A version of this article is published by The Financial Times.
An American couple, long resident in London, arrived for supper with us enthusiastically dispensing advice on their favourite pastimes of basketball, skiing, food and wine.
To indulge the first of these, whenever they are back in their hometown of San Francisco, he insists on staying at the Four Seasons as this particular hotel comes with its own basketball court. For her, any trip to the Alps begins at City airport rather than Heathrow as the warmer outside temperature minimises the risk of early morning cancellations. Perhaps recognising that we are too old for either sport, these bon viveurs then passed on that they had recently enjoyed two very good meals cooked by Rob Weston, who for the past two years has been the Head Chef at La Trompette in Chiswick, west London.
This struck a particular chord because this restaurant is one of half a dozen under the aegis of Nigel Platts-Martin, who, since a trip through Burgundy 25 years ago persuaded him to abandon his merchant-banking career, has adopted a very particular approach to building his restaurant collection.
Platts-Martin has spotted talented chefs, made them partners and then encouraged them to encourage others. Bruce Poole at Chez Bruce, Wandsworth, and Phil Howard at The Square in Mayfair were the initial partners. Brett Graham came on a scholarship from Australia to work with Howard before opening The Ledbury in Notting Hill Gate, while Weston has spent over a decade as sous chef alongside Howard.
Our evening at La Trompette was to reveal, however, that any successful restaurant needs more than one set of partners. And while the partnership between Platts-Martin and Weston is obviously male and never on show, what really impressed me was the dynamism, warmth and force of personality of two women who never left the floor during the three hours we were there.
The first was Laura Rhys, a Master Sommelier who combines charm with a great depth of knowledge that she wears lightly, traits that she learnt from her original wine professor, Gerard Basset MS MW OBE at his Terravina Hotel in the New Forest, Hampshire. Happily, the recent advances of one of New York’s most successful restaurant groups to lure Rhys across the Atlantic came to nothing.
Alongside Rhys, well in fact everywhere and anywhere on the floor, is Adele Stebbings, who displays all the physical and personal charms it requires to be the general manager of a busy, classy restaurant.
Eyes on stalks are one important asset, to notice customers walking in through the front door while simultaneously watching the waiting staff come through from the kitchen directly opposite. An ability to speak firmly but clearly out of the corner of one’s mouth is another, so that instructions can be passed on to the waiting staff as they approach the customers to ensure the correct plate is set down in the right place and, crucially, that these instructions are not overheard. So too is displaying infinite patience standing by a table, pad and Bic in hand, as customers dither about what to order. 'Sometimes I do feel like a bully', Stebbings confessed, but no bully would really admit to that.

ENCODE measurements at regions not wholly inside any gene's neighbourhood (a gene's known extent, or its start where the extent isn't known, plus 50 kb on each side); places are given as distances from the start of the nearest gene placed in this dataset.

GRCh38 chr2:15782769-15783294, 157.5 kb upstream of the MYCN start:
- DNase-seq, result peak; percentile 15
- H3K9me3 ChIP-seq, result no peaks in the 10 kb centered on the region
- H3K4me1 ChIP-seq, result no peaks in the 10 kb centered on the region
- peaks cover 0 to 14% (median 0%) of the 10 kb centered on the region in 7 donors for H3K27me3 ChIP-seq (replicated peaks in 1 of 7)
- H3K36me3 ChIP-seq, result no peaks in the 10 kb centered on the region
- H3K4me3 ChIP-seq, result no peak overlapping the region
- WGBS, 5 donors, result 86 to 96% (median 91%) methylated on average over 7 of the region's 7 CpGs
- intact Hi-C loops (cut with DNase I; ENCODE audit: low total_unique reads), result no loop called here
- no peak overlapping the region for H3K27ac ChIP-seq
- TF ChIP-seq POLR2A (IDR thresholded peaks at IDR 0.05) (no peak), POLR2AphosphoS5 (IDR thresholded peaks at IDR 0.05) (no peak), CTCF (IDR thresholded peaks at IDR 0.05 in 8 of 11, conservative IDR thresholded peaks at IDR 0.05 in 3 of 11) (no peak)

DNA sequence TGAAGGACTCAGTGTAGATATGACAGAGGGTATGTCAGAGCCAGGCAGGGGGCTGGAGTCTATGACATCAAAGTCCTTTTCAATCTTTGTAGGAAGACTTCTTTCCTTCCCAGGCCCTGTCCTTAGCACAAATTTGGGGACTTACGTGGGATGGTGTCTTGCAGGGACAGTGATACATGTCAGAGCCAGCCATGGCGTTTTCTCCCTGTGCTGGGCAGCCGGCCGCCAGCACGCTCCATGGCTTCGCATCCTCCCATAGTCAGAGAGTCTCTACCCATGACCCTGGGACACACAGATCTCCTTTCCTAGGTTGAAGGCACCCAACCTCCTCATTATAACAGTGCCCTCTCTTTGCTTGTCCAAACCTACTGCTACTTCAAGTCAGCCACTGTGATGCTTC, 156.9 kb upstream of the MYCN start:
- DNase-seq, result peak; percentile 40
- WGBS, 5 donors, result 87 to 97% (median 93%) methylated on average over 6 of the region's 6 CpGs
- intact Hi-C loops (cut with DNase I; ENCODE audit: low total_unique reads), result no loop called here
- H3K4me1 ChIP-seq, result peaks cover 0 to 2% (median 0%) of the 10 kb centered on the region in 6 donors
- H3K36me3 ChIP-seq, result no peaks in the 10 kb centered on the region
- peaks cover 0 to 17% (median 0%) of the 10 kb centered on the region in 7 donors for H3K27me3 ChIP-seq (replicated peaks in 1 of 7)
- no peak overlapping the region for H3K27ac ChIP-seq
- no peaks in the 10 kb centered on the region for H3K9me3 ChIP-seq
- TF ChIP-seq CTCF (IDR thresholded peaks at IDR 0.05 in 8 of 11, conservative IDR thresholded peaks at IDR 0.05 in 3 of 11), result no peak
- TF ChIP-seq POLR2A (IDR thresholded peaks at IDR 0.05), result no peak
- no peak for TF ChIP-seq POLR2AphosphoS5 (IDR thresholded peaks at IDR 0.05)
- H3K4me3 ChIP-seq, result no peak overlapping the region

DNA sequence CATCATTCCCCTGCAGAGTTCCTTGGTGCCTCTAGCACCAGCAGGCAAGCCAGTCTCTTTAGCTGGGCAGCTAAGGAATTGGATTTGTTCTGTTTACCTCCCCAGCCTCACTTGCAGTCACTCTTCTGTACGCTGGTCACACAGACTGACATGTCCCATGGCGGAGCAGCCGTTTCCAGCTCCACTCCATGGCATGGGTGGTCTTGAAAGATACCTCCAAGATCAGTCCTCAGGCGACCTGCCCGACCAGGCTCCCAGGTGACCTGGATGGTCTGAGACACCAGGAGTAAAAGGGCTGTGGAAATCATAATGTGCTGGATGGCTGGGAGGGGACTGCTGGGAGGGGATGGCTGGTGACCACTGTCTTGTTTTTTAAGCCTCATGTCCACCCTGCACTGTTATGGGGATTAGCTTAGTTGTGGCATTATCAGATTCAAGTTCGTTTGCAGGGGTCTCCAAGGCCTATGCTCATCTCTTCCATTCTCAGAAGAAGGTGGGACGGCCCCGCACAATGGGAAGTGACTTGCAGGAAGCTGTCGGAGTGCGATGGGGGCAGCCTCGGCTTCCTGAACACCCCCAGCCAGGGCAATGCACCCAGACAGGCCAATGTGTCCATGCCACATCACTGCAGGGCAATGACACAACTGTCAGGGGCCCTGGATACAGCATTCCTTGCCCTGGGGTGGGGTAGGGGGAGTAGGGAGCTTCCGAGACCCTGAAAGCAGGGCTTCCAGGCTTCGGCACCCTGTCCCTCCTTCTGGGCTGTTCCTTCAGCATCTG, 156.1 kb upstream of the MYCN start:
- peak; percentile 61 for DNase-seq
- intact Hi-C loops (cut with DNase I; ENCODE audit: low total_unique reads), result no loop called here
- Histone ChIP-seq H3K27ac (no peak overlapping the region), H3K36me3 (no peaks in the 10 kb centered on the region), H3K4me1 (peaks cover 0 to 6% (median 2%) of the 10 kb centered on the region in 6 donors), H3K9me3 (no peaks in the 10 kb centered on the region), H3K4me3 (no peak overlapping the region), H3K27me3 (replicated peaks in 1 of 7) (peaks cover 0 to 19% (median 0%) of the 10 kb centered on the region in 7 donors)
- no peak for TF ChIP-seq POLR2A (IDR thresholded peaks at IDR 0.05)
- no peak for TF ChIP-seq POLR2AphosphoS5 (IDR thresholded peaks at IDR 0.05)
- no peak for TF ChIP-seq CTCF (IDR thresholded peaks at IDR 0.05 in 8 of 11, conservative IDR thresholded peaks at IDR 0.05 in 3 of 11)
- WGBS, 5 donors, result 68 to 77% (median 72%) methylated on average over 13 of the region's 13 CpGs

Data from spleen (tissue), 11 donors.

These duties are made considerably easier by the strings being pulled behind the scenes by Platts-Martin and Weston. The former has long compiled some of the capital’s most engaging wine lists and with two Frenchmen around the table, and on the night of the Charlie Hebdo massacre, we decided to drink one bottle of this country’s finest and with it to toast ‘la belle France’. A quick look at the burgundies brought us to a bottle of 1999 Gevrey-Chambertin from Hubert Lignier at £125. Still youthful and refreshing, this wine had an elegance winemakers from the rest of the world would love even to come close to.
Weston’s approach to creating a menu that will generate even more pleasure for the customer – at the expense of Stebbings having to wait as they overcome their indecision – is to compile a string of dishes that grow more complex as one reads them. A Jerusalem artichoke soup sounds pretty straightforward until the extra ingredients – some roast teal, a venison scotch egg and chestnuts – are factored in.
But it is these small extra ingredients that have a strong impact. I was drawn to a first course of crisp Cornish mackerel with grilled squid by the mention of the bonito cream, made from the fish that is a Japanese staple. But it was the slices of pickled cucumber that lay underneath that added the requisite bite, freshness and acidity.
There was the same success with the balance in the main courses, if perhaps a touch too much salt on the meat: the leeks, chanterelles and spätzle were an excellent foil for the guinea fowl; the pearl barley and brown shrimps with the loin of cod; and the unlikely combination of hispi cabbage, parsnip and burnt orange worked most successfully alongside the caramelised suckling pig. One Frenchman made a mockery of the £5 supplement for the cheese course by ordering and finishing more than a dozen different cheeses, while the other, having declined a dessert, polished off the banana soufflé with passion-fruit ice cream.
These distinct but highly complementary team performances ensure that La Trompette, about to enter its fourteenth year, should run and run.
La Trompette 5-7 Devonshire Road, London W4 2EU; tel +44 (0)20 8747 1836. Dinner £47.50 for three courses.